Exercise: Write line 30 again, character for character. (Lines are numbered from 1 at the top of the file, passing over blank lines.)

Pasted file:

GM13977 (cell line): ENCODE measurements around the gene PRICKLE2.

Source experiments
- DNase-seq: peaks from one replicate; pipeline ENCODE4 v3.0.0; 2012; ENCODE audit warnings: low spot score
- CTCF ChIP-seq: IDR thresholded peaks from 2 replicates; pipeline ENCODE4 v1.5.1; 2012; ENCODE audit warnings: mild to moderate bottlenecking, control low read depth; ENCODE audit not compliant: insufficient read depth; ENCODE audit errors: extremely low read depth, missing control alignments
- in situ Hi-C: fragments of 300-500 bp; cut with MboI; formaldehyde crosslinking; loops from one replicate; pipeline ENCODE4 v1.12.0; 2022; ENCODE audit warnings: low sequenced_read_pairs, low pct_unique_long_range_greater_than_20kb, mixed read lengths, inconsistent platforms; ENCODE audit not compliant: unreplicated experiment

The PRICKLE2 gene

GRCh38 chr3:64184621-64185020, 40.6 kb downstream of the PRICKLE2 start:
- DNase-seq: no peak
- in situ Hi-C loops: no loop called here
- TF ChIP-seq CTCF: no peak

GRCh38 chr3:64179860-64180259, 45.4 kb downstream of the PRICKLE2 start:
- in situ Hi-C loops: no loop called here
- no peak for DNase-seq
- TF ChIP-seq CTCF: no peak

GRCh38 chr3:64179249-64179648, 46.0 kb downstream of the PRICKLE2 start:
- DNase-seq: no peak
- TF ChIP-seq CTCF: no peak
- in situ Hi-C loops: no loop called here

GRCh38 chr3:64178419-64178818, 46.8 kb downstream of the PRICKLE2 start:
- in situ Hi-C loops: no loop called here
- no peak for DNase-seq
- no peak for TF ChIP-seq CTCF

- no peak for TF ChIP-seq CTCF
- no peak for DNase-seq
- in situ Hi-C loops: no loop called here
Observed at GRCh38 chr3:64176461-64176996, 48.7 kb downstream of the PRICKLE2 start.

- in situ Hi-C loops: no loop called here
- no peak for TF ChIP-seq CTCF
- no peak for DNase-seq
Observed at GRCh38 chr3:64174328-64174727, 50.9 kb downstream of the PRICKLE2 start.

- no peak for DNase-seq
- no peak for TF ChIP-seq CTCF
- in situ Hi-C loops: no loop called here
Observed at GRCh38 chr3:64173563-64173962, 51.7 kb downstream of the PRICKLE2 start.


Observed at GRCh38 chr3:64174328-64174727, 50.9 kb downstream of the PRICKLE2 start.